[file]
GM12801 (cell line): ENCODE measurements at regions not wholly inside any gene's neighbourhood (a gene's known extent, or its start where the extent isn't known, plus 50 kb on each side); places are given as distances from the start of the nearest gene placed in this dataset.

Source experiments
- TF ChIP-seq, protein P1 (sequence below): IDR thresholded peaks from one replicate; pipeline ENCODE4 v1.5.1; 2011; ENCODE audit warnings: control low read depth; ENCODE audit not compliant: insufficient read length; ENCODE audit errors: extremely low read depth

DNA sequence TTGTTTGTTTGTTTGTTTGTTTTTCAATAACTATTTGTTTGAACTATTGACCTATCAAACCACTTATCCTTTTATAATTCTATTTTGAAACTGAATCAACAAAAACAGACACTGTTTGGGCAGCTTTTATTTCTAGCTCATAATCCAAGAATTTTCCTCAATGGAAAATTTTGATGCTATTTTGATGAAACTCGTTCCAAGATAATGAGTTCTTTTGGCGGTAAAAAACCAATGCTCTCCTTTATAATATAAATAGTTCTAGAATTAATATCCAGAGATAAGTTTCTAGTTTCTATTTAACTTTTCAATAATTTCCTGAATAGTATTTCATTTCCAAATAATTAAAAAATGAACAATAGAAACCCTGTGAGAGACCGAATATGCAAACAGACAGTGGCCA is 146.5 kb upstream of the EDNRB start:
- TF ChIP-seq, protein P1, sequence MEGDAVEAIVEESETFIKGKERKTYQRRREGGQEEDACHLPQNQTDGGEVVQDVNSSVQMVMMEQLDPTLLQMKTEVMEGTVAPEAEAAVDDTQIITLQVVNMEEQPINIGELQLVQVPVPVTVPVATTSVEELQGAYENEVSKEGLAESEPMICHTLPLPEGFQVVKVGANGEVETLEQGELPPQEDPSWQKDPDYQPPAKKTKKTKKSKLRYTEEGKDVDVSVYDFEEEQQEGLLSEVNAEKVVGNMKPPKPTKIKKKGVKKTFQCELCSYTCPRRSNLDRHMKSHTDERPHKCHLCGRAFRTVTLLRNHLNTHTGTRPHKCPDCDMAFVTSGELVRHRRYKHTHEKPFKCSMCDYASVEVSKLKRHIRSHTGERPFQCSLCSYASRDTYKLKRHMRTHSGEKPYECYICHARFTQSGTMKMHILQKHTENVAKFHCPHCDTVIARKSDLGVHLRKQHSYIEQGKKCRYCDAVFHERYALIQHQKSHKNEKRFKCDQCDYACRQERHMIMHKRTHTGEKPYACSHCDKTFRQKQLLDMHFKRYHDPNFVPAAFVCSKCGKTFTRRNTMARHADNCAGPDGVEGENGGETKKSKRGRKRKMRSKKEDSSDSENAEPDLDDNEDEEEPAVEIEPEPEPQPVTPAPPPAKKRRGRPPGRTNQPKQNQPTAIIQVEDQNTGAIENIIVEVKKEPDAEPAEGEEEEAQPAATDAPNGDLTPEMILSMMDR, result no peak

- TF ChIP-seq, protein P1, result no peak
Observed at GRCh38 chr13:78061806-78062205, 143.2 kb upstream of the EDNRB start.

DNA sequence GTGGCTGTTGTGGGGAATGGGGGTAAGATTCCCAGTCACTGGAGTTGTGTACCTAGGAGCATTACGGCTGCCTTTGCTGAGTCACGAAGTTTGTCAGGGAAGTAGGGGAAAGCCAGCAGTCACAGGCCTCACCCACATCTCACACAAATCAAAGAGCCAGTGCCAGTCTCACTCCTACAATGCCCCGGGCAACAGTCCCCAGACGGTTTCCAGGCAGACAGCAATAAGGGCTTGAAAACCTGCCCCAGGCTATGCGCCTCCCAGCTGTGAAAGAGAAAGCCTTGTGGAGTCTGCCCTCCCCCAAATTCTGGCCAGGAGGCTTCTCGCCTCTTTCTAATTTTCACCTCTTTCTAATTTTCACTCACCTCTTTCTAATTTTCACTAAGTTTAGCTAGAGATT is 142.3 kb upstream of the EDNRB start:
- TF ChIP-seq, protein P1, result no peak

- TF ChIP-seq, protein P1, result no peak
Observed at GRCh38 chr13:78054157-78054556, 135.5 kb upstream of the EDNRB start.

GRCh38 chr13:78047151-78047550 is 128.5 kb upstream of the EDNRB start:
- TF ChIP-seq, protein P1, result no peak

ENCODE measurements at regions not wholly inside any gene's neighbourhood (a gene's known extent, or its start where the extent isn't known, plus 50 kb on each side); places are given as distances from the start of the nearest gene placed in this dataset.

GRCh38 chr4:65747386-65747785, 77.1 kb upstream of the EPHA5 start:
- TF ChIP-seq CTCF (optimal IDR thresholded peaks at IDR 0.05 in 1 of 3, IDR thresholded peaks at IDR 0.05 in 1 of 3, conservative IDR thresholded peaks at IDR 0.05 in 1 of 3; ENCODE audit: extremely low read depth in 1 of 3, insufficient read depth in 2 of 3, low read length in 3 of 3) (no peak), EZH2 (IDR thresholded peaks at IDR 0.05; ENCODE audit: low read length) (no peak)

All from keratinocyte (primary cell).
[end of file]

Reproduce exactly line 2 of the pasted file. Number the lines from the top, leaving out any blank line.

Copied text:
Source experiments